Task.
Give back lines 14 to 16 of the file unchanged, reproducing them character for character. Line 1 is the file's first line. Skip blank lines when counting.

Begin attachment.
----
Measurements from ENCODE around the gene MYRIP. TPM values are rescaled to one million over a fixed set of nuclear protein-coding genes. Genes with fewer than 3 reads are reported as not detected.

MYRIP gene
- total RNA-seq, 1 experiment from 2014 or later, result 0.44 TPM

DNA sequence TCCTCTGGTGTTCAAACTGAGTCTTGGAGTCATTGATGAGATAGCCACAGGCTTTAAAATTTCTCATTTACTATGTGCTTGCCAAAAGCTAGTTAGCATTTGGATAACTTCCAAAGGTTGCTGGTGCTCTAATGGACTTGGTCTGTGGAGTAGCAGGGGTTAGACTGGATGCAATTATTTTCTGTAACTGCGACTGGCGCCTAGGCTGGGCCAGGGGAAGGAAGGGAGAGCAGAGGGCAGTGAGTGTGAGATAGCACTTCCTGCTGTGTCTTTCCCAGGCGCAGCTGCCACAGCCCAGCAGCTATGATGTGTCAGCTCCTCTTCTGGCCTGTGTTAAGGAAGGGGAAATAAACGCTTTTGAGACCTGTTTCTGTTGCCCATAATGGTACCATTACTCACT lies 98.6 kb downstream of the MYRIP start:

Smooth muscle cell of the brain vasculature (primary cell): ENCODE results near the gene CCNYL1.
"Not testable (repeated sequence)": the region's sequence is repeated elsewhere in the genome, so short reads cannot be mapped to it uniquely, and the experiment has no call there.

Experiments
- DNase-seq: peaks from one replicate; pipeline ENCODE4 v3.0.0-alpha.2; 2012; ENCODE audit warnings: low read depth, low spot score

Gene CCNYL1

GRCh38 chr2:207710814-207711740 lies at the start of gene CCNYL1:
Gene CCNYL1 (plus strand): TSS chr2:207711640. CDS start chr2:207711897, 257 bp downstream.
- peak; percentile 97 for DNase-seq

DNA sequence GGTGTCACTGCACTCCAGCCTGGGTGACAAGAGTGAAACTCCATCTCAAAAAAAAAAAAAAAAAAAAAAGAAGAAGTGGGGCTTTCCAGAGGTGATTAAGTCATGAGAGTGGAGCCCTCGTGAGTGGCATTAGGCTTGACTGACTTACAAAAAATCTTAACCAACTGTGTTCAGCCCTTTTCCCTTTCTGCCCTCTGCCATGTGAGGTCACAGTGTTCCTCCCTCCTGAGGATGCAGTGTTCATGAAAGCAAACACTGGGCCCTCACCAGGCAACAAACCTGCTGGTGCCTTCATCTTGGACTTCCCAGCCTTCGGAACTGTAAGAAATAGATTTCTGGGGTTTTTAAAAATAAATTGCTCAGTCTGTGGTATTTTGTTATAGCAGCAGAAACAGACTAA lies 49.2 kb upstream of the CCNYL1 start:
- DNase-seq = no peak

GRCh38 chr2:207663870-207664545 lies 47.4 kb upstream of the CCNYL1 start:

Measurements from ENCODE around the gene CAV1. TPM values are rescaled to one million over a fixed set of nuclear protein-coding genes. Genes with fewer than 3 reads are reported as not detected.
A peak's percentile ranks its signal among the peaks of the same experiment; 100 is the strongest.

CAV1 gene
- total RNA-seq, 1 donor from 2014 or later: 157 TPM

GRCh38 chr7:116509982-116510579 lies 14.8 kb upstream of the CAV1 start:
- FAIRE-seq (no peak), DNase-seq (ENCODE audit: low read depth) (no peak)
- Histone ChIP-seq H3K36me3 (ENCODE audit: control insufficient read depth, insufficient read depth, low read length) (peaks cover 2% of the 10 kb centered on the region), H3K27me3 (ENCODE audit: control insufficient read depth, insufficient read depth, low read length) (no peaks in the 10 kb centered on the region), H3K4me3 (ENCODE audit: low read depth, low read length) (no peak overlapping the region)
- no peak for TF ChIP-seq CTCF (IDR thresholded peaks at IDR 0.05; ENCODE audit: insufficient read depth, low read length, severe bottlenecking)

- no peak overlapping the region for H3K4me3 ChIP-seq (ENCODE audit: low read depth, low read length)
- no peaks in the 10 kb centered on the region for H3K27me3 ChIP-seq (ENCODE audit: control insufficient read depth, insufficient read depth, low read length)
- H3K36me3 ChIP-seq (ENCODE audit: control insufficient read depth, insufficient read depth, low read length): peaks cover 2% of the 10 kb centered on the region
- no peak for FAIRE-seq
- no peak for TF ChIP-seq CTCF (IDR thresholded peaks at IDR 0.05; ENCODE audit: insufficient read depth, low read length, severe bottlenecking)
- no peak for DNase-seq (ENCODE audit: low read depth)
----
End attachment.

- DNase-seq = no peak

GRCh38 chr2:207663870-207664545 lies 47.4 kb upstream of the CCNYL1 start:

Measurements from ENCODE around the gene CAV1. TPM values are rescaled to one million over a fixed set of nuclear protein-coding genes. Genes with fewer than 3 reads are reported as not detected.